I am glad to speak in this State. It did not require much persuasion to obtain my promise to come. When my colleague in Congress, who was opposed to me at every step on this money question, became a convert to free silver, all differences between us on that subject disappeared, and we stood together, and when he came to Chicago representing at least a part of the Democracy of Massachusetts-at that time a part-and took his stand, I made up my mind that if George Fred Williams could fight for free coinage against all the hostile influences of the Bay State, I could come and hold up his hands while he did battle.
No part of this country is so far from my home that I cannot reach it if one word or act of mine can give encouragement to a warrior like George Fred Williams.
I know something of the embarrassment which surrounds one when he takes a position opposed by his friends and acquaintances. I know something
of the bitterness which is aroused by the independence that is shown on such occasions; but, my friends, it has been the history of every cause that some had to stand forth and take the abuse as they blazed the way where multitudes followed after.
I heard some one say that when one person saw a thing he was a fanatic; when a number were able to see the same thing, he became an enthusiast; and when everybody saw it he became a hero.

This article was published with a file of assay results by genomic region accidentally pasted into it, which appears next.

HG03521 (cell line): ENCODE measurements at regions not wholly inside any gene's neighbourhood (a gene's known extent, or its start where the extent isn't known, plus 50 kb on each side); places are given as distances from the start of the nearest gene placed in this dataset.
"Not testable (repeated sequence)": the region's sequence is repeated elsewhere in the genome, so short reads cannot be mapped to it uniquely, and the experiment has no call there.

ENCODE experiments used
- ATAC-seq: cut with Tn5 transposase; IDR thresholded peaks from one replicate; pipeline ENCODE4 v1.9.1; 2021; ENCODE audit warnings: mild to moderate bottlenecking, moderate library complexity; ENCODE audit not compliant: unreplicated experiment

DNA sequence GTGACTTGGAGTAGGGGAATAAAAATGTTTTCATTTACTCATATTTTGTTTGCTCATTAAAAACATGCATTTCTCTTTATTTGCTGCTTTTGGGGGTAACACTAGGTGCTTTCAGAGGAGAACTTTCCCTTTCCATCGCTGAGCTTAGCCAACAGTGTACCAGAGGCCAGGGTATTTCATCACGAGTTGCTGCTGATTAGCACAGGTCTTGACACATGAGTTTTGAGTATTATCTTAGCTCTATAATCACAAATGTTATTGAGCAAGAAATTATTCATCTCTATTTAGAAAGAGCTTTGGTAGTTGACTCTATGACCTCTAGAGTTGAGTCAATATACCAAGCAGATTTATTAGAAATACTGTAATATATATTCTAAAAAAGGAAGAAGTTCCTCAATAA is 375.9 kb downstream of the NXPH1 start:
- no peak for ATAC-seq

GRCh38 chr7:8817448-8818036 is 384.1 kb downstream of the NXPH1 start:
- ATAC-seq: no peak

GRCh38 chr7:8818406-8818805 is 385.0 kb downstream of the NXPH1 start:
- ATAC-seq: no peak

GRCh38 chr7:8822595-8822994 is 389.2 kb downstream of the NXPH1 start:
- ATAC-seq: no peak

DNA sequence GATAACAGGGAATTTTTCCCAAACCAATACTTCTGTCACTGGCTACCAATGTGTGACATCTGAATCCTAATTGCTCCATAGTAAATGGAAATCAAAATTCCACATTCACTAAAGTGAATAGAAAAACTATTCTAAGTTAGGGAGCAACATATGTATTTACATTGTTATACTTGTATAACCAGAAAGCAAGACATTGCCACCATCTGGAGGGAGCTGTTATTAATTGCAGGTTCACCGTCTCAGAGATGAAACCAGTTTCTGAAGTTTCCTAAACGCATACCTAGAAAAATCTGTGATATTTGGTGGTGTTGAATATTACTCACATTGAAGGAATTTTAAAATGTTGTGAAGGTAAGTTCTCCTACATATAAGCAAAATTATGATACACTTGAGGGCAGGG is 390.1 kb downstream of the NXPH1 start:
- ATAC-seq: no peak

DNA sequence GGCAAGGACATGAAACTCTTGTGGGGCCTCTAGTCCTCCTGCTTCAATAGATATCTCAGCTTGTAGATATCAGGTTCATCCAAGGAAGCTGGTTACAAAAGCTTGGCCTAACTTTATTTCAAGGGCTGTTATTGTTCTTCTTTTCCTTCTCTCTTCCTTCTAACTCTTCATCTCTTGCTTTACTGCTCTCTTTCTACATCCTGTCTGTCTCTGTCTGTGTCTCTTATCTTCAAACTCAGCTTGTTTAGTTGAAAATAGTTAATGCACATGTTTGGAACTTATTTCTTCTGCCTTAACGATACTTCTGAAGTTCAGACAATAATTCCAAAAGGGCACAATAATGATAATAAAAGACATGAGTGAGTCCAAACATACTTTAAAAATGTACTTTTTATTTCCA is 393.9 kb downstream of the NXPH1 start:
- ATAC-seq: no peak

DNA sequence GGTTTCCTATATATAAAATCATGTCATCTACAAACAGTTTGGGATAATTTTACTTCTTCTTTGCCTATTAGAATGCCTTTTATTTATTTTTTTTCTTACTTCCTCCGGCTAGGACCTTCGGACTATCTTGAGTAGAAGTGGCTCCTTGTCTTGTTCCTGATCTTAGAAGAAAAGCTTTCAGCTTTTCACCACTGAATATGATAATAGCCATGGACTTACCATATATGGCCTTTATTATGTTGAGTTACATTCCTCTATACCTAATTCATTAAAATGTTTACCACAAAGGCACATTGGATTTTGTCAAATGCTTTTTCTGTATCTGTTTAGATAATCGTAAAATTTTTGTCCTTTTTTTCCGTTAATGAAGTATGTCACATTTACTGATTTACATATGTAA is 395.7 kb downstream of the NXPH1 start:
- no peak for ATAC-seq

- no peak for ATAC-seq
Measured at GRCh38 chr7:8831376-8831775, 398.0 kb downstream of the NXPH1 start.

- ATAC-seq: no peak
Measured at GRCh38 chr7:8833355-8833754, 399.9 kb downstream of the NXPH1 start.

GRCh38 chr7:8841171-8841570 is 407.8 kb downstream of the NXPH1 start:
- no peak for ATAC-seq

Two months ago George Fred Williams was a fanatic. He is now an enthusiast. The time will come when his name will be written among the heroes.
An audience in this city once hissed Wendell Phillips, but they did not hiss him always, and, my friends, I come to impress upon you tonight a truth which Wendell Phillips presented more eloquently than I can. I am going to quote the words of Wendell Phillips to you, because Wendell Phillips pointed out the very dangers which confront us now.
The Democratic platform has declared in favor of bimetallism and against the gold standard. It has also declared against the issue of paper money by national banks.
The gold standard and national bank currency go together. The gold standard allows a few financiers to control the legal tender money, and the national bank system allows a few banks to control the paper money; and when you have them together the volume of your currency is held in the hands of a few, who can expand it or contract it at will, and by so doing enrich themselves while they spread disaster among those who are subject to their control.
Let me read to you what Wendell Phillips said in regard to the control of the currency: